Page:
A mysterious spectacle of green laser beams in the sky was caught on video by motion-detecting cameras positioned outside Hiratsuka City Museum in Japan.
Daichi Fujii, the museum curator, set up the motion-detecting cameras to capture meteors and calculate their position, brightness and orbit. At first, the bright green lines that appeared on the camera footage from Sept. 16, 2022, were a mystery. However, further inspection revealed the beams were synchronized with a tiny green dot that was briefly visible between the clouds.
As it turns out, the lasers were being beamed down from space by one of NASA's Earth-orbiting satellites. The Ice, Cloud and Land Elevation Satellite 2, or ICESat-2, flew over the museum at the perfect time for its green lasers to be caught in action, streaming from orbit to Earth.
The museum's motion detector footage is the first time the satellite's laser beams have been caught on camera, according to a NASA statement.
"ICESat-2 appeared to be almost directly overhead of [the museum], with the beam hitting the low clouds at an angle," Tony Martino, ICESat-2 instrument scientist at NASA's Goddard Space Flight Center in Greenbelt, Maryland, wrote in the statement from the space agency. "To see the laser, you have to be in the exact right place, at the right time, and you have to have the right conditions."
ICESat-2, which launched in September 2018, uses lasers and a very precise detection instrument to measure the elevation of ice sheets, sea ice thickness and land topography on Earth. The laser instrument is technically a lidar sensor, which stands for Light Detection and Ranging. Lidar sensors are typically used to generate precise 3D measurements, and are also used by autonomous vehicles to sense their surroundings. The lidar system aboard ICESat-2 fires 10,000 times a second, sending six beams of light to Earth from orbit.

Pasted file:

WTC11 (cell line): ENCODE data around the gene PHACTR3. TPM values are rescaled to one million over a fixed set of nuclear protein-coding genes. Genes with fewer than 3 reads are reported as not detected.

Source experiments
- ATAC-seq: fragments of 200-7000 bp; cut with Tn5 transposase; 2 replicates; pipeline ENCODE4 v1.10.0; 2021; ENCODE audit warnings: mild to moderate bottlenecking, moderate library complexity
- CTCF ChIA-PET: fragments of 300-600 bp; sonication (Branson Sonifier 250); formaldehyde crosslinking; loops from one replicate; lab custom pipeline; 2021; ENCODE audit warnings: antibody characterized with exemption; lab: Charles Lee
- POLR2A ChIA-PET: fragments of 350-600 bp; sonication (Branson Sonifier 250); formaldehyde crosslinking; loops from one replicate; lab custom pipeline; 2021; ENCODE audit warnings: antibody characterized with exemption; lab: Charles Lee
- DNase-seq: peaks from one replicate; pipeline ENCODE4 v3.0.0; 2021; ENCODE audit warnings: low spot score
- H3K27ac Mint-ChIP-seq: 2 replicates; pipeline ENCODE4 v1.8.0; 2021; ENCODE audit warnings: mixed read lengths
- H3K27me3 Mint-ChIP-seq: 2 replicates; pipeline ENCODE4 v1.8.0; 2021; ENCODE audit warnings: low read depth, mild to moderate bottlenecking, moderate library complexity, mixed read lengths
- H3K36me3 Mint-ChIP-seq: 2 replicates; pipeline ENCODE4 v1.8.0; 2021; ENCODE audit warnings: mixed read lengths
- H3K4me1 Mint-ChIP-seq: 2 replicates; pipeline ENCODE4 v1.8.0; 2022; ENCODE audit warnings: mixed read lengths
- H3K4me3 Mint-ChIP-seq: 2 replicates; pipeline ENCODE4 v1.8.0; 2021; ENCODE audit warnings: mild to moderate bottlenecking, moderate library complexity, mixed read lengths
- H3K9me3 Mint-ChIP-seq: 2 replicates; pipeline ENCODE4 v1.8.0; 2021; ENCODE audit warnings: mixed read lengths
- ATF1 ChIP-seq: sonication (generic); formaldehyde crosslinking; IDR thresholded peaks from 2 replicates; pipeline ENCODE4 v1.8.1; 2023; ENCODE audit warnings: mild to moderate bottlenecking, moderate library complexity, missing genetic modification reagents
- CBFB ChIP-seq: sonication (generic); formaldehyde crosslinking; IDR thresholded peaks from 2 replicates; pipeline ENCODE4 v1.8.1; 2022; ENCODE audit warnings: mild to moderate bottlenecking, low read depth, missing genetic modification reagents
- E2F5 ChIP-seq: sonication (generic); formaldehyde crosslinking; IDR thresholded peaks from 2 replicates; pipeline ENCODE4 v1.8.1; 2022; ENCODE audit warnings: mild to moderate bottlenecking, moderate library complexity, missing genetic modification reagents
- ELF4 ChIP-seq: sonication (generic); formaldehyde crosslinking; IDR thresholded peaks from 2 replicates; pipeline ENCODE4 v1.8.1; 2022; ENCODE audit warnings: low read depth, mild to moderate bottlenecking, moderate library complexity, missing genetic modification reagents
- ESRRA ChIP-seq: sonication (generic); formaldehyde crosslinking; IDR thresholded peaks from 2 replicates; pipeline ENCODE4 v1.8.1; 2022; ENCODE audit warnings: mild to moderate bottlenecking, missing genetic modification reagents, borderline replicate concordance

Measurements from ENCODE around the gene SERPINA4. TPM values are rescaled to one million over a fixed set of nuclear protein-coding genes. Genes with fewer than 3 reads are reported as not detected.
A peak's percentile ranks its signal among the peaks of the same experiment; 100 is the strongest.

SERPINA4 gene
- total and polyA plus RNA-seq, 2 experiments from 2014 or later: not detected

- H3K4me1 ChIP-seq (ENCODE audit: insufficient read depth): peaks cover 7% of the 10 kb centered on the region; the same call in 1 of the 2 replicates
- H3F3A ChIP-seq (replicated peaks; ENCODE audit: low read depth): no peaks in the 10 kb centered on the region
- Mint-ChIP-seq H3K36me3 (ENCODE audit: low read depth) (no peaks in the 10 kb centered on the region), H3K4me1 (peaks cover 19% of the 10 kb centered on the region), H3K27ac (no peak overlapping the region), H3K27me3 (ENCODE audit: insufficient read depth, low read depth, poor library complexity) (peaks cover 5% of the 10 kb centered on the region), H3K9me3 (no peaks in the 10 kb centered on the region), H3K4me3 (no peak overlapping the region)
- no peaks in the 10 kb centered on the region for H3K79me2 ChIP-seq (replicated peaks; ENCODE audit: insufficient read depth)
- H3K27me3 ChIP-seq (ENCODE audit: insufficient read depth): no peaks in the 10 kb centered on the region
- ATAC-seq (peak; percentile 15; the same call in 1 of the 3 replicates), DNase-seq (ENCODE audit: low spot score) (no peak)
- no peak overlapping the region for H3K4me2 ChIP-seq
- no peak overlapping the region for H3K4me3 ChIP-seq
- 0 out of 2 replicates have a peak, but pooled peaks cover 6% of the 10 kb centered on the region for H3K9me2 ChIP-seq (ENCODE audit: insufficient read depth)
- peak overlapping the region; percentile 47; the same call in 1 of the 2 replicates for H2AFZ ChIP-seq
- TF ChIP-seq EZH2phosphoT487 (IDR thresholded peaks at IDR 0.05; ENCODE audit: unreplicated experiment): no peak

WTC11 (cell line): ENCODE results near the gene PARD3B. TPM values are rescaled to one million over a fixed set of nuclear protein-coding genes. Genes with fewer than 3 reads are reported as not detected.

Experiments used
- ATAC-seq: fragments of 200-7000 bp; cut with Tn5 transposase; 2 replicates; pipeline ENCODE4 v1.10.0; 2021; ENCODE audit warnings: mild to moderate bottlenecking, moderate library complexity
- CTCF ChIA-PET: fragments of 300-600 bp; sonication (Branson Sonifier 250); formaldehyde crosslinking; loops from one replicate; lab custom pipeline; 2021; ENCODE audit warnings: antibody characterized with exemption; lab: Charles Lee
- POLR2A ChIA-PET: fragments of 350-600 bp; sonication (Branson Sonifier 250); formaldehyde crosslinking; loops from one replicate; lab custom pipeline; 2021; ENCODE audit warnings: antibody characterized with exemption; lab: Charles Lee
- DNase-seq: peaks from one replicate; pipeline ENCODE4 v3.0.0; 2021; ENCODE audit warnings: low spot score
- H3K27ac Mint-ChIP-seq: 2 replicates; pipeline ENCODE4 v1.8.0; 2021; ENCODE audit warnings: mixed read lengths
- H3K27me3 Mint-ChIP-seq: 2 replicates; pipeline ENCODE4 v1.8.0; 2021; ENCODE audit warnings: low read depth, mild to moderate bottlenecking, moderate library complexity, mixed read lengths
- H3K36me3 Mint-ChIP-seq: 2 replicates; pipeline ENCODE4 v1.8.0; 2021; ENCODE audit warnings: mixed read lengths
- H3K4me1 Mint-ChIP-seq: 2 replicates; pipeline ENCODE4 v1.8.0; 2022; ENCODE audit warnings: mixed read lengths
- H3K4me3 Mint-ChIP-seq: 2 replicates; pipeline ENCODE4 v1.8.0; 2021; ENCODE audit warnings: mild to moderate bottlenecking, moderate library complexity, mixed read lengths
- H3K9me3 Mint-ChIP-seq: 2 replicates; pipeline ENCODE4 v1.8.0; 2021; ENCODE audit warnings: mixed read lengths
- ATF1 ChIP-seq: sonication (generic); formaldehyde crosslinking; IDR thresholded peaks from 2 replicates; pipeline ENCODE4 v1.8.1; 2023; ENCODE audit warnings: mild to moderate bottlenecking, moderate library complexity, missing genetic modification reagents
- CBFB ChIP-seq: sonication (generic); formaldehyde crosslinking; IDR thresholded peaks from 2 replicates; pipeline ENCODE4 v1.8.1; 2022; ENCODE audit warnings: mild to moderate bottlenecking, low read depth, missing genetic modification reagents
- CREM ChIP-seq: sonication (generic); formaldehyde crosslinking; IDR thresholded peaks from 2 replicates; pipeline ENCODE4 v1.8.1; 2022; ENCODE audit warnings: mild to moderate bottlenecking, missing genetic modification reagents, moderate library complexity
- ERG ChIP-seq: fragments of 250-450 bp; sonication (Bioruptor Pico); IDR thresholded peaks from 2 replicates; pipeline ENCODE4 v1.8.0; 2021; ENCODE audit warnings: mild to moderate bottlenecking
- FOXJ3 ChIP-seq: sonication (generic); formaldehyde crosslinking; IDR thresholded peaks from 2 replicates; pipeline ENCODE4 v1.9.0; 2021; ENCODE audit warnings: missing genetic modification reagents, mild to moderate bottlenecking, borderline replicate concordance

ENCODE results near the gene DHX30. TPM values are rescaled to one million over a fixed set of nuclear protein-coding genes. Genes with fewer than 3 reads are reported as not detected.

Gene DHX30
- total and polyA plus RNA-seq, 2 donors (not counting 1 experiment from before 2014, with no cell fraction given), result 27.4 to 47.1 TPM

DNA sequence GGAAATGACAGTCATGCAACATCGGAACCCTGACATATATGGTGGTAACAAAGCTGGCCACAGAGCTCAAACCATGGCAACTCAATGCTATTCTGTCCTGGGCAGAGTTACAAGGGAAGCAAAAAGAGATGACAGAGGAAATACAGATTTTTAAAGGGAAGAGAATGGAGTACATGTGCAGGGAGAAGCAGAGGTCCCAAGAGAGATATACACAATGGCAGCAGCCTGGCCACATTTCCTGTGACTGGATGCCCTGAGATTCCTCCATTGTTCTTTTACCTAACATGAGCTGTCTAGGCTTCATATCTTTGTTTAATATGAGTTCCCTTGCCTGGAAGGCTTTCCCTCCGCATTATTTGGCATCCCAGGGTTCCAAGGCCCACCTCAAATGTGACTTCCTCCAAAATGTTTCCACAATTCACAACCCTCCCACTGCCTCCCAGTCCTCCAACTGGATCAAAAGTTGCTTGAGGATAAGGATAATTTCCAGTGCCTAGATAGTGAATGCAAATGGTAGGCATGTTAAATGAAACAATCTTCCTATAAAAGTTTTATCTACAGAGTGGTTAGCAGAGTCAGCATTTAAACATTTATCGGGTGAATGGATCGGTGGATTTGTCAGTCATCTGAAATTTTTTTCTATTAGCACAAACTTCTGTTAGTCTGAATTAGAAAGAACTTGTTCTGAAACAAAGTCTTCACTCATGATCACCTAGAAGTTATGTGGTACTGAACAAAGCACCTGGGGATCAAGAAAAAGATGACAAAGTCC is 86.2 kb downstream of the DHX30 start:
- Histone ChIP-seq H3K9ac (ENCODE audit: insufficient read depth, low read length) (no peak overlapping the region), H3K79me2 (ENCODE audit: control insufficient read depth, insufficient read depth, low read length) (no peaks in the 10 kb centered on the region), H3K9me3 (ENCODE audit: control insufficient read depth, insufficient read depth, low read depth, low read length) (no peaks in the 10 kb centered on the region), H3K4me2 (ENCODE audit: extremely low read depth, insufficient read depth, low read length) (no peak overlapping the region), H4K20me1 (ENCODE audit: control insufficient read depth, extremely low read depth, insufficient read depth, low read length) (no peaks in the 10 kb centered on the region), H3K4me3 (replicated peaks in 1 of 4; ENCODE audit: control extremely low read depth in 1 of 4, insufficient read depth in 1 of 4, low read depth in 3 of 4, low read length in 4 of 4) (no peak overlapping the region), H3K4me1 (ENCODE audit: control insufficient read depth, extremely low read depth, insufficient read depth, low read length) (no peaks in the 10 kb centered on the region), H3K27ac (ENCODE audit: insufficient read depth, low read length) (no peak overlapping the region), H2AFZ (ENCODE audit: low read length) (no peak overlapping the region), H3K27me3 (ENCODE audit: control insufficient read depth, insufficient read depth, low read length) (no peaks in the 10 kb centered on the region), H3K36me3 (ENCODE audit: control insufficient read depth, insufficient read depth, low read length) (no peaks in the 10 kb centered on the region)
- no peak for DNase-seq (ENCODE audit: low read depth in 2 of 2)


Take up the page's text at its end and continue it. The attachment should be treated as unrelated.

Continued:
"It precisely times how long it takes individual photons to bounce off the surface and return to the satellite," NASA wrote in the statement. "Computer programs use these measurements to calculate ice losses from Greenland and Antarctica, observe how much of the polar oceans are frozen, determine the heights of freshwater reservoirs, map shallow coastal regions, and more."
Generally, the satellite's laser beams are difficult to spot from Earth. Located hundreds of miles up in space, the lasers have roughly the strength of a camera flash more than 100 yards away. Plus, the laser's light has to reflect off something to be seen. However, on Sept. 16, 2022, there were just enough clouds to scatter — not obscure — the laser light, making it visible to the museum's cameras.
"With the precise location of the satellite in space, the location of where the beam hit, the coordinates of where Fujii's cameras were set up, and the addition of cloudy conditions, Martino was able to confirm, definitively, that the streaks of light came from ICESat-2's laser," NASA officials added in the statement.